salute flag-raising

Silver

Senior Member
Chinese,Cantonese,Sichuan dialect
Hi,

Last year when I visited Beijing, a native friend asked me to get up at 5 and he would drive me to Tianan Men Square to see soldiers raise flag, and he said in Chinese:

Shall we salute flag raising tomorrow morning?

I guess my translation is not natural, I wonder if there's a better or idiomatic way to express the same thought? I think "see flag raising" is not very good as "salute flag raising", it's a solemn moment, so I use "salute", as for "flag raising", I made it up because of the term "raise flag".

Thanks a lot
 
  • Copperknickers

    Senior Member
    Scotland - Scots and English
    'Salute' means to make a gesture with your hand to indicate respect (or if you're a soldier, with your weapon), usually raising your hand to your head with your palm open. Do you do this during the flag raising ceremony, or do you just watch?
     

    Copperknickers

    Senior Member
    Scotland - Scots and English
    I see. In that case you should just say 'shall we attend the flag raising ceremony'. 'Attend' is a perfectly suitable word for a solemn occasion, we say for example 'I attended the funeral', or 'I attended the remembrance service'.

    I have just watched a video of the flag raising ceremony in Tiananmen Square by the way and it is indeed a short but dignified ritual, I'll be sure to catch it if I am ever in Beijing. Although I can't say I'd attend such a thing if they existed in the UK, but that's a different matter :0. Anyway, thank you for providing me with an interesting cultural insight, it's one of the main reasons I come to this forum.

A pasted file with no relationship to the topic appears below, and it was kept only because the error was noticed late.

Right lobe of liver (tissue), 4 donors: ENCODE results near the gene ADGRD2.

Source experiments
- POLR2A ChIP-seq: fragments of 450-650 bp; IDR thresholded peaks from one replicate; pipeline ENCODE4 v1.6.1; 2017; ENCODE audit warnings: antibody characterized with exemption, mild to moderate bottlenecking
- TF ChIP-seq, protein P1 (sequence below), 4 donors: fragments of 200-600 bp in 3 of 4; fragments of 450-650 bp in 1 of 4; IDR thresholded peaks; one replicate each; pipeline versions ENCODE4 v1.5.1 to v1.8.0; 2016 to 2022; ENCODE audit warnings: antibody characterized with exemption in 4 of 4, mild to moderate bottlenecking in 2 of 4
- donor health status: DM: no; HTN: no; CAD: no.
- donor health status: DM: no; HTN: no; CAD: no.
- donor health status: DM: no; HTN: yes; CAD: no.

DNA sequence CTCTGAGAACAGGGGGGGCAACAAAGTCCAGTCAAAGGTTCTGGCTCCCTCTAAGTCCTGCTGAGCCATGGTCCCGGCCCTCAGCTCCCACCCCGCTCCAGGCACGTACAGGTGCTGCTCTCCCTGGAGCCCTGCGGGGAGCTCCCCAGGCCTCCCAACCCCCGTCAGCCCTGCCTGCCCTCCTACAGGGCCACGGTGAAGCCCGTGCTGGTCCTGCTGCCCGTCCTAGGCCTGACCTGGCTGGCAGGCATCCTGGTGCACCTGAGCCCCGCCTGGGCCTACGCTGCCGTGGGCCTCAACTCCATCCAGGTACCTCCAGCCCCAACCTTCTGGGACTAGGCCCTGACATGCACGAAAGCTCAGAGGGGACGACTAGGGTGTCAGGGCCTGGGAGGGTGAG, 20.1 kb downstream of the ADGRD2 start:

sdgraham

    Senior Member
    USA English
    'Salute' means to make a gesture with your hand to indicate respect (or if you're a soldier, with your weapon), usually raising your hand to your head with your palm open. Do you do this during the flag raising ceremony, or do you just watch?
    "Salutes," in the way they are expressed, vary between countries, even to the point of whether they are done at all.

    In the U.S. Marine Corps, in which I served and unlike the Army and Air Force, one salutes only when "covered," i.e. wearing something (hat, helmet, etc.) on one's head.
     

    Copperknickers

    Senior Member
    Scotland - Scots and English
    That's a fair point Graham, I was just describing the basic anglophone way of saluting from a civilian perspective, there are many others I'm sure. Although I think you'd agree that the word 'salute' in a non-military context must denote some kind of physical gesture.
     

    sdgraham

    Senior Member
    USA English
    That's a fair point Graham, I was just describing the basic anglophone way of saluting from a civilian perspective, there are many others I'm sure. Although I think you'd agree that the word 'salute' in a non-military context must denote some kind of physical gesture.
    Yes, indeed. :)
     
    < Previous | Next >
    Top